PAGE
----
Wednesday, August 3, 2011

How 2001 was a film game-changer III: Tim Burton's Planet of the Apes 'reimagining' invents the modern reboot.

This is one of a handful of essays that will be dealing with the various trends that were kicked off during the 2001 calendar year, and how they still resonate today.

At the time, the term 're-imagining' was ridiculed and mocked in the entertainment press.  20th Century Fox, Tim Burton, and those involved with the 2001 redo of Planet of the Apes refused to call it a remake, instead calling it a re-imagining of the classic 1968 sci-fi adventure that itself was a groundbreaking venture in several important ways (it was the first ongoing continuity-laden franchise from a major studio, the first sci-fi franchise, the first to do an 'origin' story, the first prequel, etc).  While the film was massively successful, the critical aftertaste (read - mixed/negative reviews quickly turned into general dissatisfaction) caused Fox to do, what is now a rare thing.  They quit while they were ahead.  They took their $362 million in worldwide grosses (off a $100 million budget) and closed shop on the Planet of the Apes franchise.  Despite a near-record opening weekend ($69 million) and a $180 million domestic gross, Burton was openly annoyed at the final result (it was among the first films to earn Fox a reputation as a micro manager among the big studios) and vowed not to return for a sequel.  Audiences too didn't care for the somewhat flat narrative, the blank-slate Mark Wahlberg performance, or the seemingly arbitrary shock ending.  Anyway, the film was a smash hit, but it was a classic quick-kill blockbuster that closed the book on the franchise until this very week, when 20th Century Fox is releasing Rise of the Planet of the Apes.  Positioned as part-prequel, part quasi-remake of Conquest of the Planet of the Apes, the film is indeed a reboot of the beloved franchise.  Because reboots are all the rage now...

Slight digression, I dislike the film but love the ending, both because it's somewhat similar to how the original book ended, and because it merely existed to piss people off and leave audiences scratching their heads as they drove him (it does kinda-sorta make sense, but it requires lots of presumptions).  Anyway, while most people trace the reboot-madness back to Chris Nolan's Batman Begins in 2005, Burton and 20th Century Fox were the first to try what we would now call a 'reboot'.  It was a redo of the first picture of a given series, with the intent of restarting the franchise with additional sequels that would or would not mimic prior entries.  If it walks like a duck and talks like a duck... After Batman Begins we got Casino Royale, which was a quasi-reboot for a series that really didn't have a hard-and-fast continuity in the first place (you could argue that the 007 franchise rebooted every time it changed lead actors).  In 2009, J.J. Abrams's Star Trek tried to have it both ways, rebooting the franchise with fresh actors and a modern sensibility while using time travel and various parallel universe theory to keep the previous 40 years of continuity more-or-less intact (I wasn't a big fan of the film two years ago, but I've grown to appreciate it).  Those successes, combined with sky-rocketing budgets and executives afraid to lose their jobs over the failures of wholly original properties, has led to a mini-wave of reboots, and a big-studio culture that would rather spend $150 million on a reboot of an established property than $50 million on a new franchise or new story.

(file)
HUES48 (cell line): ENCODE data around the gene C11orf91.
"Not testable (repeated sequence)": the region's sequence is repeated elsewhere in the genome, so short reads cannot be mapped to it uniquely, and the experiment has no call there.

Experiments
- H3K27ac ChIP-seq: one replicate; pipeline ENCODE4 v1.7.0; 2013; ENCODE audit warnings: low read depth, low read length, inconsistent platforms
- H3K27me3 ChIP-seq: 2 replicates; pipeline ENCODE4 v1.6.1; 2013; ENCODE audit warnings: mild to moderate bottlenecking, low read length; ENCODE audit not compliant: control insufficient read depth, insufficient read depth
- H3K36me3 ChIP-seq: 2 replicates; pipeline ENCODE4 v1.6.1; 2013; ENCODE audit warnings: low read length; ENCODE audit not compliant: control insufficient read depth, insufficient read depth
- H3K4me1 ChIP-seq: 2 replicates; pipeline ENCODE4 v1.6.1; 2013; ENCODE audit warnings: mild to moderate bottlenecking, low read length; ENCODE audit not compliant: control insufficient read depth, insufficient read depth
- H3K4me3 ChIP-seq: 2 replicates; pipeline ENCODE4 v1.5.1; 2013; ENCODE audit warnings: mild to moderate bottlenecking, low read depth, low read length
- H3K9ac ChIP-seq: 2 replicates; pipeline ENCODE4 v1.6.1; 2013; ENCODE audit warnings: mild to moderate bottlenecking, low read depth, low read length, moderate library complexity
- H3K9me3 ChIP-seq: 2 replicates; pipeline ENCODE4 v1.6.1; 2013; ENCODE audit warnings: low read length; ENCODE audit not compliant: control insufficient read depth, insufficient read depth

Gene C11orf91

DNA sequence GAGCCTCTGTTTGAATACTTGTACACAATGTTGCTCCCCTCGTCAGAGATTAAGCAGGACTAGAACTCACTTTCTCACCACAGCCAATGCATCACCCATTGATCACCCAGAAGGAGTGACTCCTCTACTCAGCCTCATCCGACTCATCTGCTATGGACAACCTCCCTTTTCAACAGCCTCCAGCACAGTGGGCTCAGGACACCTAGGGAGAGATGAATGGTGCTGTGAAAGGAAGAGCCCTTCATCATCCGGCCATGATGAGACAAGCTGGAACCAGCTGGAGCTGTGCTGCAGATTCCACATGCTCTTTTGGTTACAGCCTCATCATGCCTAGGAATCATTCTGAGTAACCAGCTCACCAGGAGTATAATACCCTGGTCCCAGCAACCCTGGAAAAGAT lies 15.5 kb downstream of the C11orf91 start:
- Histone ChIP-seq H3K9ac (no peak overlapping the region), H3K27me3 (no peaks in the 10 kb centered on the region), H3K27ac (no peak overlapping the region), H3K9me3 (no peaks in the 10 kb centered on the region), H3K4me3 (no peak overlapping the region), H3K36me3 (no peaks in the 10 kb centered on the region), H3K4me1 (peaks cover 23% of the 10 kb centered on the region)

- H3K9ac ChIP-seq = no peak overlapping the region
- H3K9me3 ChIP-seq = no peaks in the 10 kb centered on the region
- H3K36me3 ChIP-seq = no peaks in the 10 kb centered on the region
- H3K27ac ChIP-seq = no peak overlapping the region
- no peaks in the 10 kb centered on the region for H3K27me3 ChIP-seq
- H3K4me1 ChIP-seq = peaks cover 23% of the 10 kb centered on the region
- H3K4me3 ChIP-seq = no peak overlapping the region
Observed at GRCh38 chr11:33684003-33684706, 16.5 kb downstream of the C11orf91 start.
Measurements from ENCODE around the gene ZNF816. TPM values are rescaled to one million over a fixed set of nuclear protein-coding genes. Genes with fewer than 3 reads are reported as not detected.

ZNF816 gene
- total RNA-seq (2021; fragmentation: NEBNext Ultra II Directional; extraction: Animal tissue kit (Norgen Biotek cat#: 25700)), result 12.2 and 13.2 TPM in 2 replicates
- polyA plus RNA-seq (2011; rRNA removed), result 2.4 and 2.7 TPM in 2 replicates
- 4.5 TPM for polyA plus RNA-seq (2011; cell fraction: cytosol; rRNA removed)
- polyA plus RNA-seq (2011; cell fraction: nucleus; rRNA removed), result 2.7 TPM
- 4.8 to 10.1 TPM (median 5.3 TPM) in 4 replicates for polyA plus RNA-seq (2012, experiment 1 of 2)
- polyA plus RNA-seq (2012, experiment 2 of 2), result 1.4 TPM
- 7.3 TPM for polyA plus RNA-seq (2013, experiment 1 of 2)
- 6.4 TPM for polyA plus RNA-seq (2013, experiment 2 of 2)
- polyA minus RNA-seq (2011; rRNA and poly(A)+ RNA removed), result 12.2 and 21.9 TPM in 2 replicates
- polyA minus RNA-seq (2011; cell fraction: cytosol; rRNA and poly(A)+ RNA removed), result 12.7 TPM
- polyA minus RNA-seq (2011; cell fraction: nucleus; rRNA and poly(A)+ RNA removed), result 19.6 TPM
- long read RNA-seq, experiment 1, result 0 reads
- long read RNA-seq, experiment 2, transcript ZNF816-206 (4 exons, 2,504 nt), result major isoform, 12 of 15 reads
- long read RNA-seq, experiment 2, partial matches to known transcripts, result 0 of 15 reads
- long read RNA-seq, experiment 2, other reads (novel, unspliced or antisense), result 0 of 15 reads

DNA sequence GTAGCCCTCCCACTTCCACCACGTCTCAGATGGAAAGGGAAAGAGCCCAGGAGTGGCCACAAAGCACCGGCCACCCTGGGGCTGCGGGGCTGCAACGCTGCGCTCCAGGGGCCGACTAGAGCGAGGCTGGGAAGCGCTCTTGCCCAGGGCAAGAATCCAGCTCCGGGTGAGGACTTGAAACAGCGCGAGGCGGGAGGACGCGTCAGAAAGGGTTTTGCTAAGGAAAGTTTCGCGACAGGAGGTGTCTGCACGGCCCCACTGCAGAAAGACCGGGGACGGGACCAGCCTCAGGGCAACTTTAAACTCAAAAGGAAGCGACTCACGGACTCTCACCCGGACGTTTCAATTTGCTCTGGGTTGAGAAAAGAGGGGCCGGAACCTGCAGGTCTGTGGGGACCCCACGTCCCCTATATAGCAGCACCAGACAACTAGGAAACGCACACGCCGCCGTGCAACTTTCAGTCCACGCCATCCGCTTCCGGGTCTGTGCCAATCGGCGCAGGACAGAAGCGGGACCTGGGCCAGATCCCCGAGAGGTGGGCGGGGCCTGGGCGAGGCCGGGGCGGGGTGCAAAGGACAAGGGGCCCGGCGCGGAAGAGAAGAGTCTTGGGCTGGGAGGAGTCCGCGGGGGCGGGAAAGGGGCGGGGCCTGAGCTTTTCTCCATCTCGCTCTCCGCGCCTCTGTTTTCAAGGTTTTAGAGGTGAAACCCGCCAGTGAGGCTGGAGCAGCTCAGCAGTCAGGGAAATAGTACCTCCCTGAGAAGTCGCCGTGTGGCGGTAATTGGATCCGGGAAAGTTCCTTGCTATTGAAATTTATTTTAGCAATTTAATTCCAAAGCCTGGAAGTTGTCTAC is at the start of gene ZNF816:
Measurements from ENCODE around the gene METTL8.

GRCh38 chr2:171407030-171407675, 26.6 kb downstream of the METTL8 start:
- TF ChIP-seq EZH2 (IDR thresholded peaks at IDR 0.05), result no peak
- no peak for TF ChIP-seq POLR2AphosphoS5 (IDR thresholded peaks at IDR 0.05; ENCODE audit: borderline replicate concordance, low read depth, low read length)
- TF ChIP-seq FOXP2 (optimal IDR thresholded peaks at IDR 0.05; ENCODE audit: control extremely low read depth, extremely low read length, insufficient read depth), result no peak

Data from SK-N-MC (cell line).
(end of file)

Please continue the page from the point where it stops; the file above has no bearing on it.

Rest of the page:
In the last few years, we've had countless reboots, threatened or actualized, of any number of classic or not-so classic franchises.  In the next few years, we'll be seeing a reboot of The Crow, a rehash of Daredevil and the Fantastic Four, and yet another origin story for The Amazing Spider-Man.  Warner has already announced that it will immediately (?) reboot the Batman franchise as soon as The Dark Knight Rises completes the Chris Nolan mythology.  Warner is threatening a remake of Lethal Weapon, and there has been much discussion over whether or not this summer's superlative X-Men: First Class was a prequel to the Bryan Singer/Brett Ratner trilogy or a reboot of the whole X-Men mythology.  And just yesterday we heard word that Warner is starting from scratch and 'rebooting' the Green Lantern franchise after a single disappointing film.  I wrote about reboot fever last week, arguing that we may be in for a long period where every studio simply dusts off their old properties and reboots them over and over again.  Most people blame Chris Nolan and his successful Batman reboot for this unfortunate trend.  But, like some of what Chris Nolan gets credit for in regards to the Batman franchise, Tim Burton did it first.

For better or worse, Tim Burton gets the credit for another major trend in mainstream movies.  The man who crafted the first preordained blockbuster with his first Batman (with the first monster opening weekend), the man who accidentally scared studios out of putting adult content in PG-13 mass entertainments (Batman Returns), and the man who indirectly started this whole wave of fairy-tale adaptations (albeit more paternalistic ones as opposed to the comparably feminist Alice in Wonderland) also is the man who created the modern reboot.  Tim Burton's Planet of the Apes, released a little over ten years ago today, was the first of its kind.

Scott Mendelson                         


Quoc Lieu said...

You're articles are so well written and thought out. Truly, more people need to be following this blog.

Heather said...

Ugh not looking forward to a Batman reboot after Nolan is done. Yuck.


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